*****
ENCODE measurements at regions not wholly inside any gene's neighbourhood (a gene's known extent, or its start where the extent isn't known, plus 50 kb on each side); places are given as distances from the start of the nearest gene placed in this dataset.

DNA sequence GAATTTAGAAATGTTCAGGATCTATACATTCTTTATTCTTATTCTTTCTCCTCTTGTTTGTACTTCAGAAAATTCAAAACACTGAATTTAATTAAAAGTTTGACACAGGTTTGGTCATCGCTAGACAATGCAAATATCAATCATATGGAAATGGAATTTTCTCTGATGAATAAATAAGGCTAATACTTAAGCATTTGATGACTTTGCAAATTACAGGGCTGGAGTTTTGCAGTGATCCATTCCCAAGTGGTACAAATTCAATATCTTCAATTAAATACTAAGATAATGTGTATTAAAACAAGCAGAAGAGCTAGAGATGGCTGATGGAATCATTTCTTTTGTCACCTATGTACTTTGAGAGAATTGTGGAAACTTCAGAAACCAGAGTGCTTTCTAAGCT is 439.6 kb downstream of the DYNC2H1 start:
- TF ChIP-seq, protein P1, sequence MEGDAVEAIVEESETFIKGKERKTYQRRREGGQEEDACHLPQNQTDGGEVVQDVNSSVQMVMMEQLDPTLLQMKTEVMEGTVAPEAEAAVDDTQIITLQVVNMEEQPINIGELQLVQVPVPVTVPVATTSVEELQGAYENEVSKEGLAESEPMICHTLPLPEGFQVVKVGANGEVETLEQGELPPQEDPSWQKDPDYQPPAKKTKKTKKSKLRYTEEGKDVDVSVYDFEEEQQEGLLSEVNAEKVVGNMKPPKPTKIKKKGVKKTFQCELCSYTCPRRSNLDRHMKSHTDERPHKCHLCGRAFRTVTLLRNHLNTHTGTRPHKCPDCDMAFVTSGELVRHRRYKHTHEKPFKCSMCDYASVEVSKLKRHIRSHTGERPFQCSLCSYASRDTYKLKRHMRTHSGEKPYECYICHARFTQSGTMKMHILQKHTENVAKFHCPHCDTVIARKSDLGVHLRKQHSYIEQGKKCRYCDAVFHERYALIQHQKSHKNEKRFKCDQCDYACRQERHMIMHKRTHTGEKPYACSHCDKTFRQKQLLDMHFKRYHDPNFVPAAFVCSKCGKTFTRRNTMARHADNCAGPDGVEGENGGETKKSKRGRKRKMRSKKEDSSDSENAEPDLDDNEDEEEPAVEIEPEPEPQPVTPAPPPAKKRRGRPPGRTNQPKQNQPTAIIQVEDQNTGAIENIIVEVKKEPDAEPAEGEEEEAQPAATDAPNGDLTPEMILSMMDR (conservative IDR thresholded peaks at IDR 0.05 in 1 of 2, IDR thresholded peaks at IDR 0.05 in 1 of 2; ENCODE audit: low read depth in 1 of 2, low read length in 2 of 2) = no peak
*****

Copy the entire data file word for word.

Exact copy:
ENCODE measurements at regions not wholly inside any gene's neighbourhood (a gene's known extent, or its start where the extent isn't known, plus 50 kb on each side); places are given as distances from the start of the nearest gene placed in this dataset.

DNA sequence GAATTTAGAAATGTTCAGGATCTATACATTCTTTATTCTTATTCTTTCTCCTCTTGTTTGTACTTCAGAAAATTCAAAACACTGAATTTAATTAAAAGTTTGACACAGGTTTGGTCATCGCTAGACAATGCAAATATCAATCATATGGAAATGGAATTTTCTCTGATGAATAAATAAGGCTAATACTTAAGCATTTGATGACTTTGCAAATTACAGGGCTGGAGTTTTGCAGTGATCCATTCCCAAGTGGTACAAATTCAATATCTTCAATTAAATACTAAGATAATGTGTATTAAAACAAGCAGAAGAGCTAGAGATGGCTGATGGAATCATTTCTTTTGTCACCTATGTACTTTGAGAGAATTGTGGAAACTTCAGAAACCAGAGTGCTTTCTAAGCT is 439.6 kb downstream of the DYNC2H1 start:
- TF ChIP-seq, protein P1, sequence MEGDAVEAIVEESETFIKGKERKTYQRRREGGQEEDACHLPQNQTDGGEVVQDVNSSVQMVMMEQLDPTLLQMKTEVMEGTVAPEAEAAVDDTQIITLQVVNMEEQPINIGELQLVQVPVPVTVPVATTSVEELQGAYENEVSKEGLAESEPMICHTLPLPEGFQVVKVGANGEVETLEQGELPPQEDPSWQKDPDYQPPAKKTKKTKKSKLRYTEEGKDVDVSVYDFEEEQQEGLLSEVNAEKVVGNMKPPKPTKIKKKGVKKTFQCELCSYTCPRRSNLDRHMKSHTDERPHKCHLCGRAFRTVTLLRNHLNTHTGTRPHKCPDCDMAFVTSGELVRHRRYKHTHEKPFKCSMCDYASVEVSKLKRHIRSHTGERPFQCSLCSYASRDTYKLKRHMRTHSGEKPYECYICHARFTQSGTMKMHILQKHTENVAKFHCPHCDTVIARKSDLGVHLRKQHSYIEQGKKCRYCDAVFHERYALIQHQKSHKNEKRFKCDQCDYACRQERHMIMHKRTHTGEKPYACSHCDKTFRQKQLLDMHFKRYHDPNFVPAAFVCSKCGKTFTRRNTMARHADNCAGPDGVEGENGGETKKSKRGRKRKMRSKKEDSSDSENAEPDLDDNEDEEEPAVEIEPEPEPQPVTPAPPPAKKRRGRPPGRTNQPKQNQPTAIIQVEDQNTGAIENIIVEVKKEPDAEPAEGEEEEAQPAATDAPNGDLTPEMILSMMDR (conservative IDR thresholded peaks at IDR 0.05 in 1 of 2, IDR thresholded peaks at IDR 0.05 in 1 of 2; ENCODE audit: low read depth in 1 of 2, low read length in 2 of 2) = no peak